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The Prometheus Deception

  by Robert Ludlum


(about 705 pages)
176,332
total words
of all the books in our library
43.90%
vividness
of all the books in our library
7.62%
passive voice
of all the books in our library
3.51%
all adverbs
of all the books in our library
1.63%
ly-adverbs
of all the books in our library
1.87%
non-ly-adverbs
of all the books in our library

clippings from this book

We’ve analyzed hundreds of millions of words, from thousands of different authors, training our linguistic models to recognize the most vivid words in the English language… the words that create the most intense sensory experiences: colors, textures, sounds, flavors, and aromas.

Based on our analysis, we’ve scanned through the pages of this book to find the two pages at the extremes, both the most-passive and the most-vivid pages, so that you can compare them side-by-side and see the difference:

MOST PASSIVE PAGE
MOST VIVID PAGE
you must have been skeptical of what he told you.” “Oh yes, deeply so. I won’t say I dismissed him, Dunne’s credentials are too heavy to be ignored—but the notion of such a mammoth deception operation- it’s difficult to accept, frankly. No, what I find most troubling is your assessment of the Directorate’s present-day activities.” “Dunne must have kept you informed about all this.” He shook his head slowly, the barest movement. “I haven’t spoken with him in weeks. If he was compiling this sort of dossier, by rights he should have kept me apprised. Perhaps he was waiting until he had more, until he’d amassed a substantive, incontrovertible file.” “You must have a way to reach him, locate him.” “I have no tricks up my sleeve. I’ll make calls, see what I can do, but people don’t just vanish from the seventh floor of the CIA. If he’s been taken hostage, or if he’s dead, I’ll be able to find it out, Nick. I’m fairly confident I can track him down.” “When we spoke last, he was concerned about infiltration within the Agency—that the Directorate had extended its reach inside.” Lanchester nodded. “I’d say the identification you pulled off the would-be killer in Chantilly speaks volumes. It’s always possible that the paper was simply stolen, or that the fellow was turned, hired locally. But I’d have to agree with both you and Dunne. We can’t rule out the possibility that the CiA’s been infiltrated pretty deeply. I’m marijuana mingled with strong, expensive French perfume and bad Russian aftershave. He paid his admission fee, the equivalent of $250, and sidled through a dense, gyrating crowd of mobsters in gold chains and huge, gaudy Rolexes who were somehow talking on cell phones over the deafening music, accompanied by their molls and other women who were either hookers or trying to look like them, in low-cut tops and short-hemmed skirts that left nothing to the imagination. Burly, shaven-headed bodyguards glowered; the club’s security guards skulked around the periphery, uniformed like ninjas in black fatigues with billy clubs. High above the pulsating, spastic throng was a glass-and-steel gallery, where spectators could watch, through a glass floor, the cavorting below, as if it were some exotic, otherworldly terrarium. He climbed the steel spiral staircase to the gallery, which was revealed to be another world entirely. The chief attraction on this level were the strippers, mostly platinum blond, though a few of them were ebony skinned their outsized busts all obviously silicone-enhanced. They danced under bright spotlights, positioned throughout the gallery. A hostess in a filmy, revealing outfit, wearing a telephone headset, stopped him; she spoke a few, quick words in Russian. Bryson replied wordlessly by slipping her a few twenty-dollar bills, and she escorted him to a steel-and-black-leather banquette. As soon as he was seated, a waiter brought several trays of zakuski, Russian appetizers: pickled beef tongue with horseradish sauce, red and black caviar and blini, mushrooms in aspic, pickled vegetables, herring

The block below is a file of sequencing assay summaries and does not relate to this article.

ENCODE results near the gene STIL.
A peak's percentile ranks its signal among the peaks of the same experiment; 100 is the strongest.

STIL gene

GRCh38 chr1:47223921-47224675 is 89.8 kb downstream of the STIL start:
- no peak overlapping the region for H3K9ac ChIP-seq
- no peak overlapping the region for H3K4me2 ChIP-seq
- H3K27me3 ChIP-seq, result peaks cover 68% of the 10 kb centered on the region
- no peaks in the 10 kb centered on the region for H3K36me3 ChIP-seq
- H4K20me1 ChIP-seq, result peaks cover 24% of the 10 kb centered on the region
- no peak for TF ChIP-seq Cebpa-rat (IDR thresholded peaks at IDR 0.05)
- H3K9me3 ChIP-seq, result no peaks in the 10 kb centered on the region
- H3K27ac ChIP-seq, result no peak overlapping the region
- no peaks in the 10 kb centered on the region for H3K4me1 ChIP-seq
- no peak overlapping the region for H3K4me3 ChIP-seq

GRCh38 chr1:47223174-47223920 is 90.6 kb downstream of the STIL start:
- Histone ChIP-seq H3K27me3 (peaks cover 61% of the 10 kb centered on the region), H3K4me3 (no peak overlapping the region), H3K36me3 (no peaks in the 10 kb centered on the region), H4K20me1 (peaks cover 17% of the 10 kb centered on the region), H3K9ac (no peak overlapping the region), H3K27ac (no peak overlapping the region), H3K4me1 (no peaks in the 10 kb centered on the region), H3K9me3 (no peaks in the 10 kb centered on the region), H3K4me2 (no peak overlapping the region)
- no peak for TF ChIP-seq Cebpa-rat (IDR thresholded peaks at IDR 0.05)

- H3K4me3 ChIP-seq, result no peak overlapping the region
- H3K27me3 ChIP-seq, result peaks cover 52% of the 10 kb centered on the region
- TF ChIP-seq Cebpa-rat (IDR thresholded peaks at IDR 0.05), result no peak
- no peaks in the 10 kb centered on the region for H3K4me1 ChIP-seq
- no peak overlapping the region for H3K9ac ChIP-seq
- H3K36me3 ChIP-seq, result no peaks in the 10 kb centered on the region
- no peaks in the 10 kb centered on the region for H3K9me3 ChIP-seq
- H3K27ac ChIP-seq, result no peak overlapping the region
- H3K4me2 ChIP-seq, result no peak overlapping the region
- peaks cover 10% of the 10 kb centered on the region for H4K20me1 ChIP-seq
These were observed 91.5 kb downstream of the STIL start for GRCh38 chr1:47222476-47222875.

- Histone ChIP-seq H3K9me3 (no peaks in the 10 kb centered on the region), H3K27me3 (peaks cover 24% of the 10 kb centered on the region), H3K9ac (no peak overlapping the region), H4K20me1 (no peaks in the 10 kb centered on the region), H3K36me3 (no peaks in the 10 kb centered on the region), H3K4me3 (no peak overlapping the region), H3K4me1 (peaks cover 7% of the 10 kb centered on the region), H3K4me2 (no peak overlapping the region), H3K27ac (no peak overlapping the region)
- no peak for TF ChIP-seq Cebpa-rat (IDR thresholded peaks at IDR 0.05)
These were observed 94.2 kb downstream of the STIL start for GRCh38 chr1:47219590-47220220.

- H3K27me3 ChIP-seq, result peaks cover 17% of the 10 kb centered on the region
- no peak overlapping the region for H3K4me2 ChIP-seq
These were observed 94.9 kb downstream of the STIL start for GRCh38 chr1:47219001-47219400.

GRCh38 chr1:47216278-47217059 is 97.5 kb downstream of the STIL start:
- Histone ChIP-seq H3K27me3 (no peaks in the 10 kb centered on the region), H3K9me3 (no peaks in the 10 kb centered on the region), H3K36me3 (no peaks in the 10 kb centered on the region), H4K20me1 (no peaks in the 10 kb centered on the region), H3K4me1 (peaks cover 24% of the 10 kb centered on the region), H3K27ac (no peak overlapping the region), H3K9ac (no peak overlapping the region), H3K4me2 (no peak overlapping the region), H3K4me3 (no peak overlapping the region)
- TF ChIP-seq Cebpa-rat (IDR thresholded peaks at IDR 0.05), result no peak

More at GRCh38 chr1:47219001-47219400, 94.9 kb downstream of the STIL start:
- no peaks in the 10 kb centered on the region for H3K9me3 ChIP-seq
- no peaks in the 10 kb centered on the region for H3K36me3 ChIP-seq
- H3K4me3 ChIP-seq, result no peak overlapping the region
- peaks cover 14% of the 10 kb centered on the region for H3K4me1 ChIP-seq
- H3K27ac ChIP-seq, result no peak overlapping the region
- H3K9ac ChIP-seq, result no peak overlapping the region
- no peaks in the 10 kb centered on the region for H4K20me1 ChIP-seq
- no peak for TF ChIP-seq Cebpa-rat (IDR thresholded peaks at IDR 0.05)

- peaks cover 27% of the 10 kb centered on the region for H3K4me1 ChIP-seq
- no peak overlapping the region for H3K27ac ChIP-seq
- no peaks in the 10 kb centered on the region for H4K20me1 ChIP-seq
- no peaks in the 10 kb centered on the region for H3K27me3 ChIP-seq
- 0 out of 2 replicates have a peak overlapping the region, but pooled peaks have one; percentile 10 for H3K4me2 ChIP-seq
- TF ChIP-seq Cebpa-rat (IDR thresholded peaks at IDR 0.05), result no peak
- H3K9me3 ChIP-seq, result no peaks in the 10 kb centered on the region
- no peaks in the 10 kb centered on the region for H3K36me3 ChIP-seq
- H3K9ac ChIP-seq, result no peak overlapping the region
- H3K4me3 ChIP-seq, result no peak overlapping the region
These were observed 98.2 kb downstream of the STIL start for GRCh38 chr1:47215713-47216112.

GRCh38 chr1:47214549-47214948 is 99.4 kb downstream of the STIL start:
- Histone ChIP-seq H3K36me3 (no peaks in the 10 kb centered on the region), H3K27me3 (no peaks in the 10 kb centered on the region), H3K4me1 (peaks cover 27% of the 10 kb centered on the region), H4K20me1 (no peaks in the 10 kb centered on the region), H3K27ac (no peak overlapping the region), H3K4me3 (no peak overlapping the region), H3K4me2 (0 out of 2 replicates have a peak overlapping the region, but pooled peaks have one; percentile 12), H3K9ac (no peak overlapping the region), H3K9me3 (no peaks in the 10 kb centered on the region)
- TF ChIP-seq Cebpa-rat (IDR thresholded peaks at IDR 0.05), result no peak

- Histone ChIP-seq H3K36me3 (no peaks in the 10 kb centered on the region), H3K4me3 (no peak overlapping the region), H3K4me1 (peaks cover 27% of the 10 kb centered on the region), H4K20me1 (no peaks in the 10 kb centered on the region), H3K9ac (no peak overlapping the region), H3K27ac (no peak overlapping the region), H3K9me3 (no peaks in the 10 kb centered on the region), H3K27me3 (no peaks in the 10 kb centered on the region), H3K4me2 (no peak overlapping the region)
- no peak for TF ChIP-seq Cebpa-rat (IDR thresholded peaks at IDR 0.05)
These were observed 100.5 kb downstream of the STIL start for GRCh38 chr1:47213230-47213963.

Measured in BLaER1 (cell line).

emotional story arc

Click anywhere on the chart to see the most significant emotional words — both positive & negative — from the corresponding section of the text…
This chart visualizes the the shifting emotional balance for the arc of this story, based on the emotional strength of the words in the prose, using techniques pioneered by the UVM Computational Story Lab. To create this story arc, we divided the complete manuscript text into 50 equal-sized chunks, each with 3526.64 words, and then we scored each section by counting the number of strongly-emotional words, both positive and negative. The bars in the chart move downward whenever there’s conflict and sadness, and they move upward when conflicts are resolved, or when the characters are happy and content. The size of each bar represents the positive or negative word-count of that section.

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